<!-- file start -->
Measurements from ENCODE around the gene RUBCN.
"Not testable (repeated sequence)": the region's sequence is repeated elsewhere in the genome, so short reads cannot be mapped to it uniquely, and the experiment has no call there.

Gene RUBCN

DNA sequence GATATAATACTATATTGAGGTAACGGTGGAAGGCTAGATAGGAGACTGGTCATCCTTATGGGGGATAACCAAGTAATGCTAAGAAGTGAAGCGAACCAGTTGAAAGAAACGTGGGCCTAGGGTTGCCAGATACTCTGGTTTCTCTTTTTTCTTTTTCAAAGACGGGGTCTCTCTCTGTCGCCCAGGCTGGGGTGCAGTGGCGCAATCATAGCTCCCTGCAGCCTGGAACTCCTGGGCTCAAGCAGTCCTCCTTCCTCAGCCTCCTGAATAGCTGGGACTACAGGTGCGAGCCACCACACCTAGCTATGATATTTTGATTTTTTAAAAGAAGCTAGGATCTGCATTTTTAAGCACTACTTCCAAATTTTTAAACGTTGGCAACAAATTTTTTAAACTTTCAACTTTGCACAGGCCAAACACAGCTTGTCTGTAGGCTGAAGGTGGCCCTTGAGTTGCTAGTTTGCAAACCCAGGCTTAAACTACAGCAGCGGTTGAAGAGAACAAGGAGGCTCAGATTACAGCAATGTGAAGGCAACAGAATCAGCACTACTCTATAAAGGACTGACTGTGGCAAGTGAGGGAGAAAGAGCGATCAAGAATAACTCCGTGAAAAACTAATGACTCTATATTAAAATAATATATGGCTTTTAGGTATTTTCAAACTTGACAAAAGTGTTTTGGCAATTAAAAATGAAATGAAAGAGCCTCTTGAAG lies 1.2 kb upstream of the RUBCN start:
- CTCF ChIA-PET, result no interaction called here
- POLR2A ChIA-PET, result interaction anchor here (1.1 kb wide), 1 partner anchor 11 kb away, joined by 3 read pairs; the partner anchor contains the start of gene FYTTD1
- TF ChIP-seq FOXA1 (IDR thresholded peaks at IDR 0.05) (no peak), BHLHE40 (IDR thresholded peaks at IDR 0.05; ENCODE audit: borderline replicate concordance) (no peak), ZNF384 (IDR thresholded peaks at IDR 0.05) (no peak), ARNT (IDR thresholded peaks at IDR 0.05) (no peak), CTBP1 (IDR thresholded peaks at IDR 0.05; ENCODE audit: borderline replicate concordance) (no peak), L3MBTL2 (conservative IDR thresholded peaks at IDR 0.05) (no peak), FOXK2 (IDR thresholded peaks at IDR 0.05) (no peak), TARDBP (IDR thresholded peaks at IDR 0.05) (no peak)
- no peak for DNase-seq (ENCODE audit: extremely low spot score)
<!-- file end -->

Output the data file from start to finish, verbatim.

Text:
Measurements from ENCODE around the gene RUBCN.
"Not testable (repeated sequence)": the region's sequence is repeated elsewhere in the genome, so short reads cannot be mapped to it uniquely, and the experiment has no call there.

Gene RUBCN

DNA sequence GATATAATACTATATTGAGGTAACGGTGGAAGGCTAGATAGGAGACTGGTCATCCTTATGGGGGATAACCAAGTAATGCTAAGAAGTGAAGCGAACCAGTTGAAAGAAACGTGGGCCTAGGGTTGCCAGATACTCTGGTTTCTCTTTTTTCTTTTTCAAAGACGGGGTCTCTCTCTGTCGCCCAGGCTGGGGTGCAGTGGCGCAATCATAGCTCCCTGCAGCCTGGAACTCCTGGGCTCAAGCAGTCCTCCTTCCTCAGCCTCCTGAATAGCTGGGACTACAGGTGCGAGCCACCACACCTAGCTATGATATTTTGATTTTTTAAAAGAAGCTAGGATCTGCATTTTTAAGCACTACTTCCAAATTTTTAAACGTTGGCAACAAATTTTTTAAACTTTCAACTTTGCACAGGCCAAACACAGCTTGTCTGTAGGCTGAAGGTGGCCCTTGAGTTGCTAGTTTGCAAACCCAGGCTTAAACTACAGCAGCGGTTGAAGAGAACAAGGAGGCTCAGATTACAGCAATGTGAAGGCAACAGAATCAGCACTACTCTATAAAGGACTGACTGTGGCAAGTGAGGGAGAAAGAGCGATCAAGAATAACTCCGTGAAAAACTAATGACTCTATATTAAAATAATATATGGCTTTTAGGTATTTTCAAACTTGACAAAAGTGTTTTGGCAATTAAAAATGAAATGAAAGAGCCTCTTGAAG lies 1.2 kb upstream of the RUBCN start:
- CTCF ChIA-PET, result no interaction called here
- POLR2A ChIA-PET, result interaction anchor here (1.1 kb wide), 1 partner anchor 11 kb away, joined by 3 read pairs; the partner anchor contains the start of gene FYTTD1
- TF ChIP-seq FOXA1 (IDR thresholded peaks at IDR 0.05) (no peak), BHLHE40 (IDR thresholded peaks at IDR 0.05; ENCODE audit: borderline replicate concordance) (no peak), ZNF384 (IDR thresholded peaks at IDR 0.05) (no peak), ARNT (IDR thresholded peaks at IDR 0.05) (no peak), CTBP1 (IDR thresholded peaks at IDR 0.05; ENCODE audit: borderline replicate concordance) (no peak), L3MBTL2 (conservative IDR thresholded peaks at IDR 0.05) (no peak), FOXK2 (IDR thresholded peaks at IDR 0.05) (no peak), TARDBP (IDR thresholded peaks at IDR 0.05) (no peak)
- no peak for DNase-seq (ENCODE audit: extremely low spot score)